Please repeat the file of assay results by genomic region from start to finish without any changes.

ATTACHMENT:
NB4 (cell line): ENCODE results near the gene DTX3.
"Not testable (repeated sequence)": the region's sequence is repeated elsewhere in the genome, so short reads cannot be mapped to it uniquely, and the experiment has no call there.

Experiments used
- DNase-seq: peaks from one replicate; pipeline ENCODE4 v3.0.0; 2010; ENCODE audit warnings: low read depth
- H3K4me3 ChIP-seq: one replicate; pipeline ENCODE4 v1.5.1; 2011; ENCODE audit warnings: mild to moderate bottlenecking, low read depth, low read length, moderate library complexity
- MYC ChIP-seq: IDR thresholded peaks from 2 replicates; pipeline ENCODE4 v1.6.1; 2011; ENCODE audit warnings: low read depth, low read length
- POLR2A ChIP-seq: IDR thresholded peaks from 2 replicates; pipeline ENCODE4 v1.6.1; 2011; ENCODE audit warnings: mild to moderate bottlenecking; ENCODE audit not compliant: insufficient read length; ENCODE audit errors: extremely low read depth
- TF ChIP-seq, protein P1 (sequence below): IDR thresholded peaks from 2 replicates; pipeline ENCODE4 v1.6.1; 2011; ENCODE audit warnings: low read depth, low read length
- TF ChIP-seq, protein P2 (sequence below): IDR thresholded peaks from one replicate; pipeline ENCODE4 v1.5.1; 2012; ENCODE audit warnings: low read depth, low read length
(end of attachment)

NB4 (cell line): ENCODE results near the gene DTX3.
"Not testable (repeated sequence)": the region's sequence is repeated elsewhere in the genome, so short reads cannot be mapped to it uniquely, and the experiment has no call there.

Experiments used
- DNase-seq: peaks from one replicate; pipeline ENCODE4 v3.0.0; 2010; ENCODE audit warnings: low read depth
- H3K4me3 ChIP-seq: one replicate; pipeline ENCODE4 v1.5.1; 2011; ENCODE audit warnings: mild to moderate bottlenecking, low read depth, low read length, moderate library complexity
- MYC ChIP-seq: IDR thresholded peaks from 2 replicates; pipeline ENCODE4 v1.6.1; 2011; ENCODE audit warnings: low read depth, low read length
- POLR2A ChIP-seq: IDR thresholded peaks from 2 replicates; pipeline ENCODE4 v1.6.1; 2011; ENCODE audit warnings: mild to moderate bottlenecking; ENCODE audit not compliant: insufficient read length; ENCODE audit errors: extremely low read depth
- TF ChIP-seq, protein P1 (sequence below): IDR thresholded peaks from 2 replicates; pipeline ENCODE4 v1.6.1; 2011; ENCODE audit warnings: low read depth, low read length
- TF ChIP-seq, protein P2 (sequence below): IDR thresholded peaks from one replicate; pipeline ENCODE4 v1.5.1; 2012; ENCODE audit warnings: low read depth, low read length